Typically the reality today is that women are rarely seen as holding or having the ‘serious roles’ in business . . . and rather are still behind the men who supposedly do, following, supporting or imitating them over leading. Or that when they do clinch the top job as female leaders, it is her ‘hardness’ ‘toughness’, ‘harshness’, ‘aloofness’, ‘career bitch-style’, ‘ball-breaker attitude’ or ‘ice-queen approach’ – effectively her 'maleness' or male-like qualities – that tend to become a way to win respect, command power, even to be feared in typical male-dominated boardrooms and corporate and office hierarchies. Which brings us onto the ‘Female CEO’ where, according to The Guardian’s report "among the chief executives and chairs of FTSE 100 companies, seven are female bosses."
So does this statistic relate to a question of technical skill, competence and or confidence, or does it relate to an image embedded by some pictured ideal about who or which gender does what role in business?
For instance, as women, is there ever an unconscious thought or aspiration that instead of us being the CEO/senior female leader, marrying one instead is more preferable, even a desire with which we then measure our own ‘success in life' . . . elevating by association and proximity rather than by direct means?
Any which way, when considering a woman’s importance, her credence, power, validity and acceptance of her female quality are often seated through association of some sort, be that with a powerful man or partner, her job or position she holds, or what she does/accomplishes, for example as a ‘CEO/female leader’.
So in considering the importance of a woman in business, where does her true power and confidence lay irrespective of any such external measures of job title, position, salary, wittiness or cleverness, physical presentation, beauty, family surname, or academic education that she (or indeed her partner) may hold? Because so long as external and identifiable measures of power are held, the true power and femaleness quality of a woman goes unnoted, dismissed even, in spite of the well-known saying: 'Behind every successful man is a great woman.'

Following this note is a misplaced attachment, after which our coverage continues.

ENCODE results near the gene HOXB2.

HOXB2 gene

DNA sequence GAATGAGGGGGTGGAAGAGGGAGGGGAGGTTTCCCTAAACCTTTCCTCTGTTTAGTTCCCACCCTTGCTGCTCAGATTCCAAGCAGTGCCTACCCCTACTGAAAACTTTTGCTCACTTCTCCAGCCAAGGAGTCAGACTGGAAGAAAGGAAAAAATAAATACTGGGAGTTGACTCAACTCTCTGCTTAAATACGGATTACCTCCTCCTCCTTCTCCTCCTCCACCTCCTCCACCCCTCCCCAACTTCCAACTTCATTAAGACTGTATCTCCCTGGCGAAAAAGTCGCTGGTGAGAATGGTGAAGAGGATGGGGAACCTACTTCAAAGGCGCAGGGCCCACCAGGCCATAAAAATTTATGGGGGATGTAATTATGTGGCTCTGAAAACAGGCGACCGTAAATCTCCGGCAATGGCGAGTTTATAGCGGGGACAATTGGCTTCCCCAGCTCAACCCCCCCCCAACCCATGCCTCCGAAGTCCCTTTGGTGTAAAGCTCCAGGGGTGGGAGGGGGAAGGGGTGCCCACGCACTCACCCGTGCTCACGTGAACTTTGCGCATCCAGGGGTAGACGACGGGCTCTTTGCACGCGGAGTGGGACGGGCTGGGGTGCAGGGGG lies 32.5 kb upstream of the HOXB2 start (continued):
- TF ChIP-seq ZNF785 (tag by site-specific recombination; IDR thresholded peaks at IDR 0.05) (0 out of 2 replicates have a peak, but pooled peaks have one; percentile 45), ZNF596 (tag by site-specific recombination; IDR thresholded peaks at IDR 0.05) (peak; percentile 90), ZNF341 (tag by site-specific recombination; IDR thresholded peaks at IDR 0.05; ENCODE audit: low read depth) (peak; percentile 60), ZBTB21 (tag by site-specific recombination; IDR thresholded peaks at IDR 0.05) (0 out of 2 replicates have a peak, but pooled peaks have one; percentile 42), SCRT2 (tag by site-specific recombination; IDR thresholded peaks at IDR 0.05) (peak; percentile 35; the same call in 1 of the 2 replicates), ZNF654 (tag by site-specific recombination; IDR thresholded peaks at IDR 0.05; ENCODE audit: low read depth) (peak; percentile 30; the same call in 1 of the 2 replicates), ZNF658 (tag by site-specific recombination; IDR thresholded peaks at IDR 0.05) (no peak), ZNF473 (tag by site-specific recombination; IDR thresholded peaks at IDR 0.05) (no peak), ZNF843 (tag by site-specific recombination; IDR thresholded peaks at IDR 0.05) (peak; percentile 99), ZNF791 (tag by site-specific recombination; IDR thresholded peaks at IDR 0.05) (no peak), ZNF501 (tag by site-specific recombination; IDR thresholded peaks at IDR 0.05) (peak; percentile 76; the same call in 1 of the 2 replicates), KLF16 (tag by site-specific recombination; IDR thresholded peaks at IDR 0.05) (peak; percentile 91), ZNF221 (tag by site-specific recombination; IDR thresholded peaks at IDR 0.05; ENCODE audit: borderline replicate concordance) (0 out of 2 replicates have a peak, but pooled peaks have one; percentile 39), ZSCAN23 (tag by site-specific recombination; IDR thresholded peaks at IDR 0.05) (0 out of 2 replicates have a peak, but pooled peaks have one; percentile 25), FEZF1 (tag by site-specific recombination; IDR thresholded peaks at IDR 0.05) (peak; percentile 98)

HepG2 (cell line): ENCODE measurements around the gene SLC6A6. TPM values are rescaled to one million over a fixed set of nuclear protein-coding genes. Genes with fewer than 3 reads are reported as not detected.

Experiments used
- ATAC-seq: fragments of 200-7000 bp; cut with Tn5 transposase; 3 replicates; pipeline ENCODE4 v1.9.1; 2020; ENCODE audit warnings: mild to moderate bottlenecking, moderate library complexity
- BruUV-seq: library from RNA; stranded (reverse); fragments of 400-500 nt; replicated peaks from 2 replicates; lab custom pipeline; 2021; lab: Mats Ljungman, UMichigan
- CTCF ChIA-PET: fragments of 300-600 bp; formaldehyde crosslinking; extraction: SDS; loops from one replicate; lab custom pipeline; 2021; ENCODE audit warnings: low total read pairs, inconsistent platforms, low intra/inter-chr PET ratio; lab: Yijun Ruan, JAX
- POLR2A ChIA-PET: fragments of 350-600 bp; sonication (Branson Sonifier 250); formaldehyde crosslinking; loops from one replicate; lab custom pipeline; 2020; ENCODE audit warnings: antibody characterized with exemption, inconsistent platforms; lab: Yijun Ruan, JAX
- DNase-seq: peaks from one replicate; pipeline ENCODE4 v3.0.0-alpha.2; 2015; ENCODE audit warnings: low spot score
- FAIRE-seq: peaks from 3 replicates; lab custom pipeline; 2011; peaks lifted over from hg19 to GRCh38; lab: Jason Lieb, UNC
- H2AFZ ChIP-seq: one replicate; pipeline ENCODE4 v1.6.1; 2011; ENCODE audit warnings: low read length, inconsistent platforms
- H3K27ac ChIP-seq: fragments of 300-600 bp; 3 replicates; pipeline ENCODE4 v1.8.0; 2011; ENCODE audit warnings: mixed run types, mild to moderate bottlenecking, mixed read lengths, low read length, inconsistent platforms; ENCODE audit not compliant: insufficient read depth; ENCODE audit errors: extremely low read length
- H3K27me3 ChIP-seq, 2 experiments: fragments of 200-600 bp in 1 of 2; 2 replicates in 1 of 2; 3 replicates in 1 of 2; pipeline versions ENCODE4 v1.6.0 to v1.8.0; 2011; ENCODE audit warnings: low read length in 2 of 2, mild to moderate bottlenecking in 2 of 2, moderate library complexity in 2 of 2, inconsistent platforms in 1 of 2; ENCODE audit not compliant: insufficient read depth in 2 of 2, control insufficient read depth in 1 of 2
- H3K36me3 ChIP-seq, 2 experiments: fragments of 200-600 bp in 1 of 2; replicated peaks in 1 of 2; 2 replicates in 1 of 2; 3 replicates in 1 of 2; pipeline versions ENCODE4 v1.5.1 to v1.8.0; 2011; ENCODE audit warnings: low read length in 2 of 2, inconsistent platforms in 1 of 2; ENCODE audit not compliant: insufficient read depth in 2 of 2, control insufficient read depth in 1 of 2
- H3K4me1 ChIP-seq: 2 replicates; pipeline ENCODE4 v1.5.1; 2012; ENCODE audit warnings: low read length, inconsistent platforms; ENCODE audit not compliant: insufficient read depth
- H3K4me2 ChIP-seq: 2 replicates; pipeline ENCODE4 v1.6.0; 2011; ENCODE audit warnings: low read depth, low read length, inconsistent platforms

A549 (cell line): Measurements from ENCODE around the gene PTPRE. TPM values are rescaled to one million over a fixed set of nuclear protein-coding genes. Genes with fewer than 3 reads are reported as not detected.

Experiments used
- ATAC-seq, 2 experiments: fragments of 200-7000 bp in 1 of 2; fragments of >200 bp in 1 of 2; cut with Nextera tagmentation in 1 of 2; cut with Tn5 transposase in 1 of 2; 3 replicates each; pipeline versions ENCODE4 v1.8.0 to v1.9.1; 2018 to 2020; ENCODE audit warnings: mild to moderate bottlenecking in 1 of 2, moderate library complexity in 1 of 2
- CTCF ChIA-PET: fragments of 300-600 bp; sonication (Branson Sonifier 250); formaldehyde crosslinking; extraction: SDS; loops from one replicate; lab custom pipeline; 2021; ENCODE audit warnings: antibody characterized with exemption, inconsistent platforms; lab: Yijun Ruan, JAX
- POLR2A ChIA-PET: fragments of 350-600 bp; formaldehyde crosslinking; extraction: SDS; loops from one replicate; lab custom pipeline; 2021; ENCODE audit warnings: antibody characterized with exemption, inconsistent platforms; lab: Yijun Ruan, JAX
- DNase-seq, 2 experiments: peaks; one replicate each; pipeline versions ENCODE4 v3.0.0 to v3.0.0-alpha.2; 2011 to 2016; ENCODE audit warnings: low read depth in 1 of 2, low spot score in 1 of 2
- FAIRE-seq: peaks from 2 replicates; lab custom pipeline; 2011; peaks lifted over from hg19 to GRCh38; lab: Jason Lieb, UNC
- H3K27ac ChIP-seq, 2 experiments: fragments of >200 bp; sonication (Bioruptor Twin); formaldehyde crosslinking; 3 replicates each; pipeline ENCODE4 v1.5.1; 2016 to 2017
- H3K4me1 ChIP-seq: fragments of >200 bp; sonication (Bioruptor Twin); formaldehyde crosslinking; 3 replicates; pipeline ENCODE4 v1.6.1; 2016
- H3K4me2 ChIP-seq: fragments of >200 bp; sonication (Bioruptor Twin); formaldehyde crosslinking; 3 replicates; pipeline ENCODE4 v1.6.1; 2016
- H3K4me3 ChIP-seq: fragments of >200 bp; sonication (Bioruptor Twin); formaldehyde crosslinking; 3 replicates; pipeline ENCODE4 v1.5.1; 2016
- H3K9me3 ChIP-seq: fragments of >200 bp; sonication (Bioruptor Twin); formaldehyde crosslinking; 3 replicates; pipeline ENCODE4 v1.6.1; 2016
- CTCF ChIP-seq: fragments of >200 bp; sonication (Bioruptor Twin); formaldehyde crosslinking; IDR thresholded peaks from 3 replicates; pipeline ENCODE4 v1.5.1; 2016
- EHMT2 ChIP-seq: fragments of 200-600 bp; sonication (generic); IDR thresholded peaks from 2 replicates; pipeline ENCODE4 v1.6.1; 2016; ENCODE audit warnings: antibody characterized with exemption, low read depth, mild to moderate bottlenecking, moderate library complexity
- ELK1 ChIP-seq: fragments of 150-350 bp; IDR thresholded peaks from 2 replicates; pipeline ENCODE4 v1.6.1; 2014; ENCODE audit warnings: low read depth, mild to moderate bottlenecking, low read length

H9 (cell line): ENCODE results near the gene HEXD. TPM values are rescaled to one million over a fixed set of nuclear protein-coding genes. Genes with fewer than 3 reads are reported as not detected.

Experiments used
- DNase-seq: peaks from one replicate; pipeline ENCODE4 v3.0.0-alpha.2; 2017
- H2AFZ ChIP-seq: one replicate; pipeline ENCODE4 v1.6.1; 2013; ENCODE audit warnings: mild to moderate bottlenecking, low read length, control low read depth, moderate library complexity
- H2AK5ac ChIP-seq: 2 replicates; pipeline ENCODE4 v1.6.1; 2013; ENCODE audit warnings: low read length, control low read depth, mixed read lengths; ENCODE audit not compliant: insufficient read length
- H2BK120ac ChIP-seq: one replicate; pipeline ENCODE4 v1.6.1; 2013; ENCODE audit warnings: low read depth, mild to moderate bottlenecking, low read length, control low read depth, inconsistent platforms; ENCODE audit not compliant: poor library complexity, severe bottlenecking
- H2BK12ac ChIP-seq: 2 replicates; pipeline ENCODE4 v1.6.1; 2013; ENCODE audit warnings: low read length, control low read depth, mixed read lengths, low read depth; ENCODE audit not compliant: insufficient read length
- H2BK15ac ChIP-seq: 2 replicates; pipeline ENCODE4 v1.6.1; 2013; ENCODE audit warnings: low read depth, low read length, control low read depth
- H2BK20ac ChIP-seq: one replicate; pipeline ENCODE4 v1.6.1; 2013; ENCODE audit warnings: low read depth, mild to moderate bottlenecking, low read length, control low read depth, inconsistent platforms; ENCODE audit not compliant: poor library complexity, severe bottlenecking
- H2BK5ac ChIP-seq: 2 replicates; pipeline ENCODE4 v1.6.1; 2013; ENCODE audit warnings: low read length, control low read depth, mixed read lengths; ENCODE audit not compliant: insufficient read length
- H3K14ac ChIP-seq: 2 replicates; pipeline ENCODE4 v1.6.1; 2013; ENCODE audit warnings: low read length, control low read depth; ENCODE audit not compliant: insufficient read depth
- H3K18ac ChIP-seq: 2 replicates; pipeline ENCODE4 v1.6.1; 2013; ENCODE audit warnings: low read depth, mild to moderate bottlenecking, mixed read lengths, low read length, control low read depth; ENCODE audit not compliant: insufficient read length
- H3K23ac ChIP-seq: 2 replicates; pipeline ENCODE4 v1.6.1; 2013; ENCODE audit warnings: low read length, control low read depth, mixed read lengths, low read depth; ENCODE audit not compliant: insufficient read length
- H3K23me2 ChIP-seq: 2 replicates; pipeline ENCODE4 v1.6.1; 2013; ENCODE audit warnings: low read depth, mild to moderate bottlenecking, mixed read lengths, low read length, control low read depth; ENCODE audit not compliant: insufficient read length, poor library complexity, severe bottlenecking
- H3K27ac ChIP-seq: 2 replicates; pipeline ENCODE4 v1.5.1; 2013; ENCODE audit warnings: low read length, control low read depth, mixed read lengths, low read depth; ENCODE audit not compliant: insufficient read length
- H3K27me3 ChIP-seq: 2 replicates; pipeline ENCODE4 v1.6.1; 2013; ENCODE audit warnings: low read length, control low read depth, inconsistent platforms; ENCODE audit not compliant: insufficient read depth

Indeed, ‘behind every great man is a great woman’ and more so she’s standing gracefully right beside as an equal in the equality stakes, though what exactly is her greatness that so often is blocked?
With understanding, there is something that we are allowing that begins with us in how we hold ourselves in life, as a woman.
Immersed with self-digested pictured ideals and beliefs, such images work to prevent and block a more true sense of a woman’s worth and true greatness being felt within the body, and from here, lived.
Instead, life is travelled filling up the space with externally held measures of worth, and so rarely with the sense of any true greatness and worth, which means without such time for awareness we’re going to find appreciation of ourselves that much more difficult . . . perhaps for some even more than asking for a raise or promotion, though in truth, what is a promotion or the clinching of a senior job without the essence of self-appreciation to ground or anchor oneself and one’s worth first?